Lyrical Poems ... (Google eBook)

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Macmillan and Company, Limited, 1899 - 270 pages
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Page 157 - Tears, idle tears, I know not what they mean, Tears from the depth of some divine despair Rise in the heart, and gather to the eyes, In looking on the happy Autumn-fields, And thinking of the days that are no more.
Page 103 - I COME from haunts of coot and hern, I make a sudden sally, And sparkle out among the fern, To bicker down a valley. By thirty hills I hurry down, Or slip between the ridges, By twenty thorps, a little town, And half a hundred bridges.
Page 227 - THERE rolls the deep where grew the tree. O earth, what changes hast thou seen ! There where the long street roars, hath been The stillness of the central sea. The hills are shadows, and they flow From form to form, and nothing stands ; They melt like mist, the solid lands, Like clouds they shape themselves and go.
Page 243 - Ring out false pride in place and blood, The civic slander and the spite; Ring in the love of truth and right, Ring in the common love of good.
Page 22 - Love took up the harp of Life, and smote on all the chords with might; Smote the chord of Self, that, trembling, pass'd in music out of sight.
Page 145 - What does little birdie say In her nest at peep of day ? Let me fly, says little birdie, Mother, let me fly away. Birdie, rest a little longer, Till the little wings are stronger. So she rests a little longer, Then she flies away. What does little baby say, In her bed at peep of day ? Baby says, like little birdie, Let me rise and fly away.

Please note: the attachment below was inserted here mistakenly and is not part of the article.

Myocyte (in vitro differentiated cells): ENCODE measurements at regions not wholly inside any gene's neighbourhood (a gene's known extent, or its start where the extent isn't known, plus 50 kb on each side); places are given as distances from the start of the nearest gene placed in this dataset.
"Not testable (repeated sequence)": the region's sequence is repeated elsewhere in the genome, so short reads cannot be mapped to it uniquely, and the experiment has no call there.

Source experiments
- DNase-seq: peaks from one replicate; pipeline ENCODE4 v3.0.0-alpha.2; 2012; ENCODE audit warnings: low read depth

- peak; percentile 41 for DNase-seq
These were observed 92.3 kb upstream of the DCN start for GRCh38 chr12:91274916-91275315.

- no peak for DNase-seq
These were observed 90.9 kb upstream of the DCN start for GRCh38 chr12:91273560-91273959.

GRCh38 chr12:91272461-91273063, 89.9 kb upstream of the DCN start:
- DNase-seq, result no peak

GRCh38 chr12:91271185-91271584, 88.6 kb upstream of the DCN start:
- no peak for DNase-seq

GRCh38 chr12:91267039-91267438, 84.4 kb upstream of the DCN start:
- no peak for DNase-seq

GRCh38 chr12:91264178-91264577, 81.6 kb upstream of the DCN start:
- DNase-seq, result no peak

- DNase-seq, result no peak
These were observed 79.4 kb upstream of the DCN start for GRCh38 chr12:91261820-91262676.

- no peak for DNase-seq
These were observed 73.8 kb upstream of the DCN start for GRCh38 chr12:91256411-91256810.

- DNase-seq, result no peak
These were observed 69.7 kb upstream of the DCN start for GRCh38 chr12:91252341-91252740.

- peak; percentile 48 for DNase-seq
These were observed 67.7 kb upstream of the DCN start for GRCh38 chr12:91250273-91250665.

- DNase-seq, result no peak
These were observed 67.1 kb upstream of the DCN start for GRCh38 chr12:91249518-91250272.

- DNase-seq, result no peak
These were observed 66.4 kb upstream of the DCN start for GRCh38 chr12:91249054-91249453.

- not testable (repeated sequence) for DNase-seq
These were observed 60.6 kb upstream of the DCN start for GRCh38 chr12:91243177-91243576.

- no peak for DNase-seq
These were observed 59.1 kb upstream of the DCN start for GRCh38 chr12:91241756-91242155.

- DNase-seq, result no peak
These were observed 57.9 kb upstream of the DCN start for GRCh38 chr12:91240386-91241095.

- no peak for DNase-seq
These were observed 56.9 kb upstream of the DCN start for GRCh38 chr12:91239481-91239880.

Page 103 - The splendor falls on castle walls And snowy summits old in story : The long light shakes across the lakes, And the wild cataract leaps in glory. Blow, bugle, blow, set the wild echoes flying, Blow, bugle ; answer, echoes, dying, dying, dying.
Page 29 - I was left a trampled orphan, and a selfish uncle's ward. Or to burst all links of habit there to wander far away, On from island unto island at ,the gateways of the day. Larger constellations burning, mellow moons and happy skies, Breadths of tropic shade and palms in cluster, knots of Paradise.
Page 227 - Old Yew, which graspest at the stones That name the under-lying dead, Thy fibres net the dreamless head, Thy roots are wrapt about the bones. The seasons bring the flower again, And bring the firstling to the flock ; And in the dusk of thee, the clock Beats out the little lives of men.
Page 30 - Not in vain the distance beacons. Forward, forward let us range. Let the great world spin for ever down the ringing grooves of change. Thro...

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